Why was clemency trending last week?


[v. pruh-doos, -dyoos; n. prod-oos, -yoos, proh-doos, -dyoos] /v. prəˈdus, -ˈdyus; n. ˈprɒd us, -yus, ˈproʊ dus, -dyus/
verb (used with object), produced, producing.
to bring into existence; give rise to; cause:
to produce steam.
to bring into existence by intellectual or creative ability:
to produce a great painting.
to make or manufacture:
to produce automobiles for export.
to bring forth; give birth to; bear:
to produce a litter of puppies.
to provide, furnish, or supply; yield:
a mine producing silver.
Finance. to cause to accrue:
stocks producing unexpected dividends.
to bring forward; present to view or notice; exhibit:
to produce one's credentials.
to bring (a play, movie, opera, etc.) before the public.
to extend or prolong, as a line.
verb (used without object), produced, producing.
to create, bring forth, or yield offspring, products, etc.:
Their mines are closed because they no longer produce.
Economics. to create economic value; bring crops, goods, etc., to a point at which they will command a price.
noun, produce
something that is produced; yield; product.
agricultural products collectively, especially vegetables and fruits.
offspring, especially of a female animal:
the produce of a mare.
Origin of produce
late Middle English
1375-1425; late Middle English producen < Latin prōdūcere to lead or bring forward, extend, prolong, produce, equivalent to prō- pro-1 + dūcere to lead
Related forms
producible, produceable, productible, adjective
producibility, productibility
[pruh-duhk-tuh-bil-i-tee] /prəˌdʌk təˈbɪl ɪ ti/ (Show IPA),
producibleness, produceableness, noun
interproduce, verb (used with object), interproduced, interproducing.
misproduce, verb, misproduced, misproducing.
nonproducible, adjective
nonproducing, adjective
outproduce, verb (used with object), outproduced, outproducing.
superproduce, verb, superproduced, superproducing.
superproduce, noun
unproduced, adjective
unproducible, adjective
1. generate, create. 5. afford. 7. show. 13. See crop.
1. destroy, ruin. 7. conceal. Unabridged
Based on the Random House Dictionary, © Random House, Inc. 2015.
Cite This Source
Examples from the web for producing
  • The main attraction is still renting movies by mail, but now the company is producing its own indie flicks.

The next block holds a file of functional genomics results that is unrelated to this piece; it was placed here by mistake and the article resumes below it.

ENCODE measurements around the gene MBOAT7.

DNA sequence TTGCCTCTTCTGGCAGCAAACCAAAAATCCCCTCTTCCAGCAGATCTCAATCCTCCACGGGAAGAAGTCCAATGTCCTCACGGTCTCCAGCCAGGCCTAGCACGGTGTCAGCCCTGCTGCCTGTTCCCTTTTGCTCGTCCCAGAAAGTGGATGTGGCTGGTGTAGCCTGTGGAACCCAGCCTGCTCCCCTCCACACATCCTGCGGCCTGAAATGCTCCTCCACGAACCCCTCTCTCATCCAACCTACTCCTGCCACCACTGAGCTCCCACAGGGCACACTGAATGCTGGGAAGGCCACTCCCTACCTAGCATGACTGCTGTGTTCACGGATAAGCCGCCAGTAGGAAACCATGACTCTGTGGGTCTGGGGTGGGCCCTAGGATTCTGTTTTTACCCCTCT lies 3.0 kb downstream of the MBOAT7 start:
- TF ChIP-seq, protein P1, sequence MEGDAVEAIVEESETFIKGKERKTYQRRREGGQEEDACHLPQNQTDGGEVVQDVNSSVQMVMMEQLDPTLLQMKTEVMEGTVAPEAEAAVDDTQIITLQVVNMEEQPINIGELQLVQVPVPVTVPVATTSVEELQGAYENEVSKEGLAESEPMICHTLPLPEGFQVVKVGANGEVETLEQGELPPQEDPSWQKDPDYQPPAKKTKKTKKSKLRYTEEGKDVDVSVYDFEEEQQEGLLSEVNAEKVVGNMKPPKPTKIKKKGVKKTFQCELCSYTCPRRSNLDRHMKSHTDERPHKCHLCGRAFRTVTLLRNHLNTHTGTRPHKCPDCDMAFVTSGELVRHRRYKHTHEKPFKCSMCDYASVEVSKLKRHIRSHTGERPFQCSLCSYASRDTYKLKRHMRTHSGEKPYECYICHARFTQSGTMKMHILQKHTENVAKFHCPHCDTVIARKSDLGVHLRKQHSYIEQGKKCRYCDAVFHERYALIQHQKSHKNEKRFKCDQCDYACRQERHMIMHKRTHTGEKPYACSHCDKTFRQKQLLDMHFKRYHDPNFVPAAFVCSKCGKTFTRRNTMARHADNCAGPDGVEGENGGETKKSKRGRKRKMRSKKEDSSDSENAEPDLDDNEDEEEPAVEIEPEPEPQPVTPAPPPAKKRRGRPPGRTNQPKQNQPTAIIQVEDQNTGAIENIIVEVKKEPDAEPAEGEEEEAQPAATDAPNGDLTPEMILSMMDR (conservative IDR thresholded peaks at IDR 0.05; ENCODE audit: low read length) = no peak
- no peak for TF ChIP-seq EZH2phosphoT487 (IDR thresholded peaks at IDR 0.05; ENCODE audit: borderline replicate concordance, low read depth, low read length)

• Soon the ant dies, its body converted into an egg-producing factory.
  • It's teeming with bacteria, and scientists say that the microbes play a powerful role in producing rain and snow.
  • It develops rapidly, due to a mysterious autoimmune reaction that attacks the insulin-producing beta cells in the pancreas.
  • Economies of scale are factors that cause the average cost of producing something to fall as the volume of its output increases.
  • The fuel cell takes hydrogen and oxygen and combines them into water vapour, producing electricity in the process.
  • For decades, their government has poured money into farm subsidies, producing some of the world's costliest wheat.
  • It does so through surveys, on-campus training and producing a guide book on responding to climate change.
  • The school has sunk considerable sums into the project, producing slick online lectures and investing in technology.
  • But quite how a nicer climate ends up producing more species is a mystery.
British Dictionary definitions for producing


verb (prəˈdjuːs)
to bring (something) into existence; yield
to bring forth (a product) by mental or physical effort; make: she produced a delicious dinner for us
(transitive) to give birth to
(transitive) to manufacture (a commodity): this firm produces cartons
(transitive) to give rise to: her joke produced laughter
(transitive) to present to view: to produce evidence
to bring before the public: he produced two plays and a film last year
to conceive and create the overall sound of (a record) and supervise its arrangement, recording, and mixing
(transitive) (geometry) to extend (a line)
noun (ˈprɒdjuːs)
anything that is produced; product
agricultural products regarded collectively: farm produce
Derived Forms
producible, adjective
producibility, noun
Word Origin
C15: from Latin prōdūcere to bring forward, from pro-1 + dūcere to lead
Collins English Dictionary - Complete & Unabridged 2012 Digital Edition
© William Collins Sons & Co. Ltd. 1979, 1986 © HarperCollins
Publishers 1998, 2000, 2003, 2005, 2006, 2007, 2009, 2012
Cite This Source
Word Origin and History for producing



early 15c., "develop, proceed, extend," from Latin producere "lead or bring forth, draw out," figuratively "to promote, empower; stretch out, extend," from pro- "forth" (see pro-) + ducere "to bring, lead" (see duke). Sense of "bring into being" is first recorded 1510s; that of "put (a play) on stage" is from 1580s. Related: Produced; producing.


"thing or things produced," 1690s, from produce (v.), and originally accented like it. Specific sense of "agricultural productions" (as distinguished from manufactured goods) is from 1745.

Online Etymology Dictionary, © 2010 Douglas Harper
Cite This Source

Word of the Day

Difficulty index for produce

All English speakers likely know this word

Word Value for producing

Scrabble Words With Friends

Quotes with producing